One reason for having strict liability is arguably for public protection and so that someone can be convicted if their actions unintentionally cause a prohibited consequence. In some cases the defendant is blameless. In Callow v Tillstone 1900 the issue was the protection of the public against the selling of unfit food. A butcher was convicted of selling meat which was unfit for human consumption, even though the butcher had taken the advice of a vet who had declared the meat to be fit. Food safety remains a priority and the apparent harshness of this and other decisions is reflected in food safety legislation in operation today.
In Smedleys v Breed 1974, for example, the manufacturer was convicted of selling unfit food and the House of Lords confirmed this. The subject matter being four tins of peas which contained caterpillars. The fact that millions of tins will have been produced without contamination was considered irrelevant.
Lord Salmon had no doubts about the merits of strict liability in the river pollution case of Alphacell v Woodward (1972). The company’s plea of ignorance about the obstruction causing the pollution held no sway with Lord Salmon who spoke of the risk of pollution going unpunished and undeterred in the absence of strict liability.
The principle of public protection runs like a common thread through a range of topics from such things as the protection of the countryside, unlawful weapons through to dangerous drugs. The argument that 'It is better to be safe than sorry' seems to be a strong one and has been adopted in numerous pieces of regulatory legislation supported by strict liability.
It can also be argued that strict liability is easier to prove than offences requiring the prosecution to establish mens rea. This may seem harsh to individuals but it could be said to be justifiable in many cases on the basis of the greater good i.e. the protection of the public at large. Strict liability saves valuable court time as well as the costs of representation as generally speaking cases are dealt with in a shorter space of time.
There are some strict liability offences which are said to give rise to ‘absolute’ liability. In these situations it is enough that the individual finds themselves in the situation that they are in, in other words they are ‘in the wrong place at the wrong time’. The case of Larsonneur 1933 is a good example of this ‘absolute’ liability or ‘state of affairs’ form of offence. In this case the defendant was being deported from Ireland back to the UK from where she had been deported as her permission to be in the UK had expired. She was escorted back to this country by officials who then promptly arrested her on arriving back in the UK because she was there without consent, she was charged with the offence of 'being' an illegal alien. Her argument that she did not want to be in the UK did not assist her. The unfortunate Ms Larsonneur was convicted.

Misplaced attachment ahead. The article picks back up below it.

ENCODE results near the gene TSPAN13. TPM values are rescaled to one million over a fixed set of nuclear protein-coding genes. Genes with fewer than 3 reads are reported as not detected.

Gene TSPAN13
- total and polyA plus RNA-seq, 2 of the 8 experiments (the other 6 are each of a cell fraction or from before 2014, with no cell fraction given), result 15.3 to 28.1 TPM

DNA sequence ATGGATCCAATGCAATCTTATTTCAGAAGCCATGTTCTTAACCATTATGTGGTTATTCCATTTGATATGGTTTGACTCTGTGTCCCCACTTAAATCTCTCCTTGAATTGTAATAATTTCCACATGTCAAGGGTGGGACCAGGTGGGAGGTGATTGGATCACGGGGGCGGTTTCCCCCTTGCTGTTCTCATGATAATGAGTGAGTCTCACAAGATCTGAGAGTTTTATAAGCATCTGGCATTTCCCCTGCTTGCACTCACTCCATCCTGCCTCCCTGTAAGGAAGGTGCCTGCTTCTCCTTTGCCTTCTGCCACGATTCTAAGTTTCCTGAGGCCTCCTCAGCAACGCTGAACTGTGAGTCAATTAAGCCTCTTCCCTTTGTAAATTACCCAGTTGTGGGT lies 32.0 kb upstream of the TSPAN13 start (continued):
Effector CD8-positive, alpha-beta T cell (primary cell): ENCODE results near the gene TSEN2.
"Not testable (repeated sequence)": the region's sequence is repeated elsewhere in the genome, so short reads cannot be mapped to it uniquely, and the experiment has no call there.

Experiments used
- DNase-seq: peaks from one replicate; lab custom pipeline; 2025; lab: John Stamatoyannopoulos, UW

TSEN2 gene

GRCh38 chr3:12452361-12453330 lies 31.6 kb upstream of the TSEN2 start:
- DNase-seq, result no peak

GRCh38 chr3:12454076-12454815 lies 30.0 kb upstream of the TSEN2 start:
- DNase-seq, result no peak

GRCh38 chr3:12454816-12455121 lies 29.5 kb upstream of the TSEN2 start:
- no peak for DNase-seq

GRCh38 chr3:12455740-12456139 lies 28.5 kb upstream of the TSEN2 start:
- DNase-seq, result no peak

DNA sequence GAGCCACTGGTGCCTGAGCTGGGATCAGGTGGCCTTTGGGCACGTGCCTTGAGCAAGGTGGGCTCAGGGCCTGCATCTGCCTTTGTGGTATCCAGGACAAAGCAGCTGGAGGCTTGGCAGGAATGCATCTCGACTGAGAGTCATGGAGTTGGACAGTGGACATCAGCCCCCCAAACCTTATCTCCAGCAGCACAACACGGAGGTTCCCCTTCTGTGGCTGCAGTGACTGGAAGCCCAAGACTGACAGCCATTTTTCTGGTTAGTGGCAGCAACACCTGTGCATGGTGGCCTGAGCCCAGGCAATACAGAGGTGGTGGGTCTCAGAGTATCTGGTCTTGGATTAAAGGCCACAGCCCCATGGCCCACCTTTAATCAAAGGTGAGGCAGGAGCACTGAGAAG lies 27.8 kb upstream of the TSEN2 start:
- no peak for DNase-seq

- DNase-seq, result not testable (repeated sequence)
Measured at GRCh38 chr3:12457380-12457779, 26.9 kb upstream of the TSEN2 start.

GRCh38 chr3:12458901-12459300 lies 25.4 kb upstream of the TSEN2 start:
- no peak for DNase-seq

Similarly in Winzar v Chief Constable of Kent 1983 the defendant, who was drunk, was removed from hospital premises against his will and placed in a police car on the public highway. He was then arrested for being found drunk on the highway. However such cases are rare. As can be seen below in many cases a defendant may be able to raise a due diligence defence.
The law recognises that in some circumstances it is only fair to accept that the individual has done all that they can to avoid the problem or harm intended to be prevented, by the strict liability legislation. This would be the case for a manufacturer or producer who has followed good practice and used all reasonable care and skill to protect the public using known information about processes or materials and technical know how. In such situations Parliament will sometimes include what is known as a ‘due diligence’ or ‘no negligence’ defence, enabling the defendant to raise such a defence.
Whether a defence is afforded is not always clear. This is illustrated by the case of London Borough of Harrow v Shah and Shah 2000 where the defendants were charged with selling a lottery ticket to a boy under the age of 16. The defendants claimed that they had put up clear notices warning staff not to sell tickets to persons of a given age and that they had provided training. The Divisional Court held that the offence was a strict liability offence and that they could find nothing to indicate that Parliament had intended to provide a ‘reasonable diligence’ defence. The case was referred back to the Magistrates to deal with on this basis.
Finally, it can be argued that another reason for strict liability is that it facilitates higher standards because the legislation invariably provides a framework which allows public authorities to serve notices requiring matters to be rectified and that, in the absence of remedial action, a prosecution is a consequence. In this way the authorities are able to promote acceptable practice and standards objectively.
Responsible businesses and individuals will no doubt endeavour to respond accordingly as they will be keen to avoid adverse publicity in the event of a prosecution before the criminal courts, and the enforcement agencies will tell businesses that they risk prosecution if they do not comply. The legislation will therefore act as a deterrent to many responsible businesses in the way that Lord Salmon foresaw. There will always be the risk of 'cowboy' enterprises and such persons may not be interested in complying but at the end of the day there is the ability to prosecute to enforce standards.